Thanks to Filip Spagnoli for the cartoon…
—JRR Tolkien, ‘All that is gold does not glitter’, (The Lord of the Rings)
Canada Post today released the commemorative stamp (designed by Circle) featuring the Canadian Museum for Human Rights, one month before the building opens. The museum is located near the Forks National Historic Site in downtown Winnipeg, a meeting place dating back thousands of years at the junction of the Assiniboine and Red rivers. It is the first national museum to be built since 1967, the first ever to be located outside of the National Capital Region, and the first museum in the world solely dedicated to the evolution, celebration, and future of human rights.
The ceremonial stamp unveiling took place at the west base of the Esplanade Riel pedestrian bridge on Mahatma Gandhi Way, and was covered by various local and national media outlets (e.g. here, here, here, and here).
“Canada Post’s stamps tell stories of our history, our heritage and our Canadian identity. The Canadian Museum for Human Rights will invite the world to reflect on human rights struggles – both inspiring and tragic – and encourage action for a better future. This stamp commemorates a symbol of our global human rights aspirations, told through a uniquely Canadian lens,” says Deepak Chopra, President and CEO, Canada Post.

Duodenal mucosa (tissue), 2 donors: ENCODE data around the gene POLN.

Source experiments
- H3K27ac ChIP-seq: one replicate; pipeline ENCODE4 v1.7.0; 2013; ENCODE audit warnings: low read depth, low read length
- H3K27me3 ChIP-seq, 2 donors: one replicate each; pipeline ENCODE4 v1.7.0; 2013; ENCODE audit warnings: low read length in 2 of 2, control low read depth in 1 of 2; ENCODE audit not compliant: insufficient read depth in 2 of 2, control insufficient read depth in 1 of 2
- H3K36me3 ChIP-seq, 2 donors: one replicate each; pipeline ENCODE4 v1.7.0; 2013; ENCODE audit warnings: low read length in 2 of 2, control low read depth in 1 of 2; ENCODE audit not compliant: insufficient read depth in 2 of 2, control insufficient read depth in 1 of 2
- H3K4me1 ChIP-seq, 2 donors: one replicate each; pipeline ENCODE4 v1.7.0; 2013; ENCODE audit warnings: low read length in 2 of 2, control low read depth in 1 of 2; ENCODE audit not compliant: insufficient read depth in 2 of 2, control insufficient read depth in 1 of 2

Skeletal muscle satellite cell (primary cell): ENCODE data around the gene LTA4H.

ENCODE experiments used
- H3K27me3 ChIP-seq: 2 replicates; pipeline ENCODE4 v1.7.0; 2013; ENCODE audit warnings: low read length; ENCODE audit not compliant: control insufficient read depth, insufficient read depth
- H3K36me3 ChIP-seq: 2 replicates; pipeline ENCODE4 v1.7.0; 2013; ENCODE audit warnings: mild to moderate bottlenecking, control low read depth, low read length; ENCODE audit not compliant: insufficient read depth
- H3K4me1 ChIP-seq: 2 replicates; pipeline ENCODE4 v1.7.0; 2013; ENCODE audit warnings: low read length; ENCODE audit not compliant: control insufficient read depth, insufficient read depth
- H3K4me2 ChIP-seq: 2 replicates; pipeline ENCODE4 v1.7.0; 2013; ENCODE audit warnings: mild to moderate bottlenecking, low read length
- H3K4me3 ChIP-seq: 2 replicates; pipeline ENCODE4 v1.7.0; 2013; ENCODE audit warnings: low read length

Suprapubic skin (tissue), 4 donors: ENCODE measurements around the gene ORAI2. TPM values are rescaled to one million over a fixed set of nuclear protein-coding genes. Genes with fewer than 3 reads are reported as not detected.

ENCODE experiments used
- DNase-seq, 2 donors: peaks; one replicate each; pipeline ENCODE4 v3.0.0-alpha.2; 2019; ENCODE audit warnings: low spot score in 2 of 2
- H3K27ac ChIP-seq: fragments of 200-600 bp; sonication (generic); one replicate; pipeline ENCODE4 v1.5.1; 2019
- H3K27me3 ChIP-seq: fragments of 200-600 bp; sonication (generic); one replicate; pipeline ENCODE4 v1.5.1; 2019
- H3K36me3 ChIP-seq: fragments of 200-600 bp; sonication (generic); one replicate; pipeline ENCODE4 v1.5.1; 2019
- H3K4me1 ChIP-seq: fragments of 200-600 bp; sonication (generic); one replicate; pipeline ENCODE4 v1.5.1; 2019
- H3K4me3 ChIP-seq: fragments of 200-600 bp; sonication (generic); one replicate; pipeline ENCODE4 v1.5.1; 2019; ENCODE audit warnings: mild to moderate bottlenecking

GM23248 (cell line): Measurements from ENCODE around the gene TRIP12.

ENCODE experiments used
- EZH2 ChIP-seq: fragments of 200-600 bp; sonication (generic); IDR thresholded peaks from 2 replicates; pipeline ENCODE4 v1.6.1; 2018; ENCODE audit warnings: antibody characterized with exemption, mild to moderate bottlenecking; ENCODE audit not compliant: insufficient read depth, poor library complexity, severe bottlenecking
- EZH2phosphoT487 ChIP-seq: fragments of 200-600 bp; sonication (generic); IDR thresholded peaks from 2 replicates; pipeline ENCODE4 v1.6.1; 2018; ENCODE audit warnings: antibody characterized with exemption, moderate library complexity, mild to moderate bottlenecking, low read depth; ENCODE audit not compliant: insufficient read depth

The Canadian Museum for Human Rights permanent rate stamp measures 40 mm x 40 mm and is available in booklets of 10 stamps. An Official First Day Cover has also been issued, measuring 191 mm x 113 mm and cancelled in Winnipeg. The stamps can be purchased at any Canadian Post Office or ordered here.
Stamp design direction : Alain Leduc, Canada Post (Ottawa)
Creative direction : Robert L. Peters, Circle Design Incorporated
Graphic design : Adrian Shum, Circle Design Incorporated
Photography : Mike Grandmaison
Printing : Lowe-Martin Group (Ottawa)
Images above : The stamp, booklet, and official first day cover; Adrian Shum and Robert L. Peters at the unveiling ceremony.
—Robin Williams, R.I.P…
For nearly four years, Japanese artist Tanaka Tatsuya‘s daily to-do list has included creating and photographing a mini-diorama comprised of miniature figurines and everyday objects… part of his Miniature Calendar project.
—Henry David Thoreau